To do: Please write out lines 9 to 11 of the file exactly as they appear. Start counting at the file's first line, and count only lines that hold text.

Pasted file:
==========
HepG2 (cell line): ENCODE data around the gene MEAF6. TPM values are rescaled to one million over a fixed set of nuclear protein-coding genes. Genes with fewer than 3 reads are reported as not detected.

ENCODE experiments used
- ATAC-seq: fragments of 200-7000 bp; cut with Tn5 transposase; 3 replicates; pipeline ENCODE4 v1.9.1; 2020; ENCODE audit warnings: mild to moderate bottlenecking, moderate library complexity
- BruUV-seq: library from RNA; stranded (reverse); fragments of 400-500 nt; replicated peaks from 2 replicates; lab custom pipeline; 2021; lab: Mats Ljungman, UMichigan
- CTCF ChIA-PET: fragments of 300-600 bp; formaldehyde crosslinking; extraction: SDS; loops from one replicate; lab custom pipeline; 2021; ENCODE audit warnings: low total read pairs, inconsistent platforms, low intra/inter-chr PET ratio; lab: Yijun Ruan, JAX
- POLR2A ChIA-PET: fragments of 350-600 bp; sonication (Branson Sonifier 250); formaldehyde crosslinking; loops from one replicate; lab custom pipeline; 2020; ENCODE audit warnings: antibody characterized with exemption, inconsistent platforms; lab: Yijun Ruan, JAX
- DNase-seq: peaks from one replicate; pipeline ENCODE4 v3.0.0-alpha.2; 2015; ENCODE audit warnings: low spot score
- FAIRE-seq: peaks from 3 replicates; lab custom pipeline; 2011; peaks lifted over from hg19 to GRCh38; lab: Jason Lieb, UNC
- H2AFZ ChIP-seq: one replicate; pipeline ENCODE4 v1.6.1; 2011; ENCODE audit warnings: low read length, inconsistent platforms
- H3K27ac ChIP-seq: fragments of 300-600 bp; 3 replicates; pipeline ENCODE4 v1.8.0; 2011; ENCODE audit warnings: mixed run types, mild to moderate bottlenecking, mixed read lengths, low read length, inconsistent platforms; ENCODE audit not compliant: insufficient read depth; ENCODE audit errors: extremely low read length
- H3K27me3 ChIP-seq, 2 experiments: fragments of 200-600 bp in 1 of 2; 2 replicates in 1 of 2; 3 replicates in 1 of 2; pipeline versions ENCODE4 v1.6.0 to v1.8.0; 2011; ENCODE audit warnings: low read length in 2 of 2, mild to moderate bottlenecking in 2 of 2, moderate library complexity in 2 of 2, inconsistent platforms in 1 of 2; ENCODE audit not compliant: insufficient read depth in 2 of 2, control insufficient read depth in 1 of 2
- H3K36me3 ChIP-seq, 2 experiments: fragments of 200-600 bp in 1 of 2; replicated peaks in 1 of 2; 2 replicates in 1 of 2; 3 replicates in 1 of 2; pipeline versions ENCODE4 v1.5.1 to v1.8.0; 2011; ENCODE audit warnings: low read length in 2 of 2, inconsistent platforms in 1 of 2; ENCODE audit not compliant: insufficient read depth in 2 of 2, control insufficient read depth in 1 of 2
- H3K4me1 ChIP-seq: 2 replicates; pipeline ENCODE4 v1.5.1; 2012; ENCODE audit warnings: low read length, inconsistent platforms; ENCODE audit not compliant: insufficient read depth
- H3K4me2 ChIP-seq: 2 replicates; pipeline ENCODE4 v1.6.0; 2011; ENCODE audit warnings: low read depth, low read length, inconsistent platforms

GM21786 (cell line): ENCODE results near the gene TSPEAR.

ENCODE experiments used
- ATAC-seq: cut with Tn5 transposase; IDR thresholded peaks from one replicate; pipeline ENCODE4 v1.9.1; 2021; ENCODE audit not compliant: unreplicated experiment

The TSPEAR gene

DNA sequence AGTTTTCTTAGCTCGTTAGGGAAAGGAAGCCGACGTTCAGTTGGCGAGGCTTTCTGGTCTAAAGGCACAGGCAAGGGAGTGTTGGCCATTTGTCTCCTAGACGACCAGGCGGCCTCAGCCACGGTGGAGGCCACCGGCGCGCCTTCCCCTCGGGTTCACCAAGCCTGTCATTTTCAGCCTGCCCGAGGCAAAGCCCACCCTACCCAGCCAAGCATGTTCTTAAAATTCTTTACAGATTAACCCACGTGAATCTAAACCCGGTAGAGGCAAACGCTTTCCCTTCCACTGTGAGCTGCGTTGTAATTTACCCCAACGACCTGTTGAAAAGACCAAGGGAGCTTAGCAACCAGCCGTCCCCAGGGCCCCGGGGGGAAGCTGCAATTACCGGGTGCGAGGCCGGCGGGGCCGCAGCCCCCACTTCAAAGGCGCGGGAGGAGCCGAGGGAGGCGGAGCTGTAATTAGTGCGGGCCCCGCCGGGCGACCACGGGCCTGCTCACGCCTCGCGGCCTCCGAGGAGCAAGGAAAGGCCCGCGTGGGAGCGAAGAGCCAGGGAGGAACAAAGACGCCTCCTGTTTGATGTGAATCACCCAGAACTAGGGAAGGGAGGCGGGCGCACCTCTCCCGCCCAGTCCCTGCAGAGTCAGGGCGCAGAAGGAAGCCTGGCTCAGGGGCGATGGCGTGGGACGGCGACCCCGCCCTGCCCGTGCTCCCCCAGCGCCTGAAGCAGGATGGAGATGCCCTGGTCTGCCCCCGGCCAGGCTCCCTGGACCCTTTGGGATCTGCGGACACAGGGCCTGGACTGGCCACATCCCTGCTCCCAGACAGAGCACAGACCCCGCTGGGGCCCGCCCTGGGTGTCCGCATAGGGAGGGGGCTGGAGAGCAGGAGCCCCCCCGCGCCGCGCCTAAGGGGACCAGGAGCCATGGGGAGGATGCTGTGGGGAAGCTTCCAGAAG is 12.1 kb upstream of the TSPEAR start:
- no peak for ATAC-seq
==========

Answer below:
- H2AFZ ChIP-seq: one replicate; pipeline ENCODE4 v1.6.1; 2011; ENCODE audit warnings: low read length, inconsistent platforms
- H3K27ac ChIP-seq: fragments of 300-600 bp; 3 replicates; pipeline ENCODE4 v1.8.0; 2011; ENCODE audit warnings: mixed run types, mild to moderate bottlenecking, mixed read lengths, low read length, inconsistent platforms; ENCODE audit not compliant: insufficient read depth; ENCODE audit errors: extremely low read length
- H3K27me3 ChIP-seq, 2 experiments: fragments of 200-600 bp in 1 of 2; 2 replicates in 1 of 2; 3 replicates in 1 of 2; pipeline versions ENCODE4 v1.6.0 to v1.8.0; 2011; ENCODE audit warnings: low read length in 2 of 2, mild to moderate bottlenecking in 2 of 2, moderate library complexity in 2 of 2, inconsistent platforms in 1 of 2; ENCODE audit not compliant: insufficient read depth in 2 of 2, control insufficient read depth in 1 of 2